Hospitals at Hastings and Eastbourne '˜are no longer mirror images of each other'

Hospitals at Hastings and Eastbourne are '˜no longer simply mirror images of each other', according to health bosses as a shake-up of some specialist services is being proposed.

Friday, 30th November 2018, 10:45 am
Updated Wednesday, 9th January 2019, 3:33 am
Conquest Hospital, Hastings. SUS-181008-112146001

East Sussex Healthcare NHS Trust (ESHT) is planning to consolidate more of its Ear, Nose and Throat (ENT) services.

Councillors heard this week how the proposed move, which is expected to affect around 494 patients per year, would see all the department’s day cases and planned surgeries moved to Eastbourne DGH with a reduction of the service at the Conquest Hospital in Hastings.

Responding to concerns health bosses explained how they are committed to providing hospital services across the two major towns of East Sussex, but ‘it is no longer the case that each hospital is simply a mirror image of the other’.

Adrian Bull, chief executive of ESHT, said: “Any fear or suggestion that this is somehow a brick being taken out, which will cause the collapse of hospital services at the Conquest, I can absolutely refute.”

Introducing the proposals at a health and overview scrutiny committee meeting on Thursday (November 29),  ESHT’s chief operating officer Joe Chadwick-Bell said: “We’ve used the word reconfiguration but really the reconfiguration took place several years ago. This is really a second step towards sustainability.

“Clearly our overriding position is that we want to deliver sustainable care. That very much is driven by workforce.

“We currently are experiencing really severe shortages of staff around ENT and that has been the case for a number of years.”

“We have three consultants at the moment covering two sites. Ideally we would have five or six, because we have to run rotas and it is incredibly difficult to recruit to a consultant’s post where you have to be on call on a one-in-four or a one-in-three basis.

“Of those three consultants, one is retired and has returned on an almost full time basis.

“You can see we are quite slim in our resources.”

Ms Chadwick-Bell said the service was also staffed by two trainees at junior doctor grade, but that the staffing shortages had made effective training and supervision difficult and the trust is at risk of losing the trainees as a result.

The proposals had also been put forward with a view to making joint ENT appointments with Brighton and Sussex University Hospitals NHS Trust, Ms Chadwick-Bell said, leading to concerns that working in all three areas would put off candidates.

She said: “This is just a medium-term solution. ENT is a challenging speciality to recruit to, especially in the south.

“What we are looking at a Sussex-wide level is what a potential solution might look like for a Sussex-wide service, because we are not the only ones who are struggling to recruit.”

The proposals however came in for criticism from Labour’s Mike Turner, Hastings Borough Council’s representative on the committee.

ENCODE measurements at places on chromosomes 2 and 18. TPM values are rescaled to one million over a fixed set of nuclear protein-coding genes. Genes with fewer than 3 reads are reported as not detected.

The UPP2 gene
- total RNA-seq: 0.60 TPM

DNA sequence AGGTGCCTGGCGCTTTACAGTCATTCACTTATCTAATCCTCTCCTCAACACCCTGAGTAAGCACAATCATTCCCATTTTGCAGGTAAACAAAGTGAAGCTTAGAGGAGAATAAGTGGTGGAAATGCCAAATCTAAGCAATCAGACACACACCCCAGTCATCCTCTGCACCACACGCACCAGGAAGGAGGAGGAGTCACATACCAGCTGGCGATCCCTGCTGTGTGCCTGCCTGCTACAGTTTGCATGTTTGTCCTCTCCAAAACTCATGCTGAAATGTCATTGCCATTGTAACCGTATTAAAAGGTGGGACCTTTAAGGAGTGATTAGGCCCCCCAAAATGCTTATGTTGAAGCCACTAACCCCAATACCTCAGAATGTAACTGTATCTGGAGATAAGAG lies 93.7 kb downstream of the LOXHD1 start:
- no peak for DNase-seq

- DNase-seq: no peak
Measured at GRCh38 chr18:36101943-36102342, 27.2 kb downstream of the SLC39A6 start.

Cllr Turner said: “It would be removing a service from the most deprived borough in the whole of the county. It runs contrary to the CCG’s policy to reduce health inequalities, I believe.”

He added: “What worries me is where this could end. You could say, ‘well Hastings is farther away, let’s take another service and then another and another.

“That is something that is paramount in my concerns.”

In response, ESHT chief executive Dr Adrian Bull said: “I don’t think the deprivation point is relevant to this service. Because the commitment that we have is to provide an ENT service that is of the right standard and right quality for the people of East Sussex and to make sure they have access to that service.

“Outpatient services will continue in full at the Conquest. Access to ENT for people in Hastings – and to an ENT consultant’s opinion, an ENT diagnosis and an ENT assessment – remains as it is.

“The difference is [when] someone needs to be admitted. Let’s be clear, when people are admitted for surgery a large proportion are a day case and for those which comes in as an inpatient the average length of stay is a couple of days.

“It is only for their planned surgery that [patients] will be coming to Eastbourne and that is the particular change that is involved in this [proposal].”

Dr Bull also addressed concerns about the loss of services from Conquest to Eastbourne DGH, and vice versa.

He said: “It is interesting to hear you say that, because I was at the meeting yesterday of the Friends of Eastbourne DGH’s AGM.

“The concern they expressed time and again was that all the services would go to Conquest and that Eastbourne hospital would disappear. We are seeing this at both ends.

“Our commitment is that we are providing hospital services across two major towns of [East] Sussex. It is no longer the case that each hospital is simply a mirror image of the other. We have to provide the services across the two.

“Any fear or suggestion that this is somehow a brick being taken out, which will cause the collapse of hospital services at the Conquest, I can absolutely refute.”

Following discussion the committee agreed to note the proposals, declining to set up a review board to scrutinise the proposals in more detail.